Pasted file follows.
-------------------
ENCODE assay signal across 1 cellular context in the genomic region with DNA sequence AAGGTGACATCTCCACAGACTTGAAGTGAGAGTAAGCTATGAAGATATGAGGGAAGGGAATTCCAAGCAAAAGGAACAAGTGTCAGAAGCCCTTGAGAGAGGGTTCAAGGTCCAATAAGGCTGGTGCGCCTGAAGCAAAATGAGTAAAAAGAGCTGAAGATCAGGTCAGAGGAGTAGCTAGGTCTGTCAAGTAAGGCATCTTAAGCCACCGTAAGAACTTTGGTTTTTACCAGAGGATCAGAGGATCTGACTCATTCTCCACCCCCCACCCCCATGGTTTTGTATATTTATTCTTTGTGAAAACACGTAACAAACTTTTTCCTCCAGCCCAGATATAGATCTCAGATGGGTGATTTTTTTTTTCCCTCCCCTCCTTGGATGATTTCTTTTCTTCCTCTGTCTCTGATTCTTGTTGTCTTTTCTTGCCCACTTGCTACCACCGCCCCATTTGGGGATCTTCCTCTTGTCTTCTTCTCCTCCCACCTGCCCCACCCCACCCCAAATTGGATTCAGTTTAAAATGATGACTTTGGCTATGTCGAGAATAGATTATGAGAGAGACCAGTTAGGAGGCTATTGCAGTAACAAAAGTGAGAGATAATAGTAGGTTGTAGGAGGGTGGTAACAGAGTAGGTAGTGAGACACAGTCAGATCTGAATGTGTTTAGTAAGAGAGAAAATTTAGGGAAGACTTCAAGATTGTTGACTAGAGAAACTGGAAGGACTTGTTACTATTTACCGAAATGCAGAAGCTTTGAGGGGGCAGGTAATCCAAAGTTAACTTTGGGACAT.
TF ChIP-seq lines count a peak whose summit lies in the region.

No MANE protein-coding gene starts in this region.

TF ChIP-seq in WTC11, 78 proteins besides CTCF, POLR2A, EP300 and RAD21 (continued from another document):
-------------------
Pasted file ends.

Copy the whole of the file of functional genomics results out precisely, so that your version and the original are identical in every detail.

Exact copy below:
ENCODE assay signal across 1 cellular context in the genomic region with DNA sequence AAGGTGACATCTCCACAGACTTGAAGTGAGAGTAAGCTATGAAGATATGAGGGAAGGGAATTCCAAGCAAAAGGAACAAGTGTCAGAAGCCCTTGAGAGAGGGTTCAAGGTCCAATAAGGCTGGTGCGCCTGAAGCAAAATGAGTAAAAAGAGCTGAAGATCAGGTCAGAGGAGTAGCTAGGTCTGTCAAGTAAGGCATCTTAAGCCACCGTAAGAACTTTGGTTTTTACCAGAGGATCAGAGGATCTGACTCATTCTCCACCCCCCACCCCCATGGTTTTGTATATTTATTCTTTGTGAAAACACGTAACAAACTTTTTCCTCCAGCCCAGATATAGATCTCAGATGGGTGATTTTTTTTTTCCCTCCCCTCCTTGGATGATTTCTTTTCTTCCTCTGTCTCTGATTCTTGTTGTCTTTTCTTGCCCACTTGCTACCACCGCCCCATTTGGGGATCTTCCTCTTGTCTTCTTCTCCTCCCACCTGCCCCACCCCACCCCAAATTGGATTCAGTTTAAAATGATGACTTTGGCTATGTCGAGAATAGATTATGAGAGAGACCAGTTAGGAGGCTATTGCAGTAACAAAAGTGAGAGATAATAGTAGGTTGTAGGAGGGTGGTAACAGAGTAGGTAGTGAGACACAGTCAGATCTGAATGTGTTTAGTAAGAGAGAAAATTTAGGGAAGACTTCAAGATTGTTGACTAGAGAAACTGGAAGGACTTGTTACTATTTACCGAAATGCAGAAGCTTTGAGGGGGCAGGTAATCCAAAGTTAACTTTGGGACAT.
TF ChIP-seq lines count a peak whose summit lies in the region.

No MANE protein-coding gene starts in this region.

TF ChIP-seq in WTC11, 78 proteins besides CTCF, POLR2A, EP300 and RAD21 (continued from another document):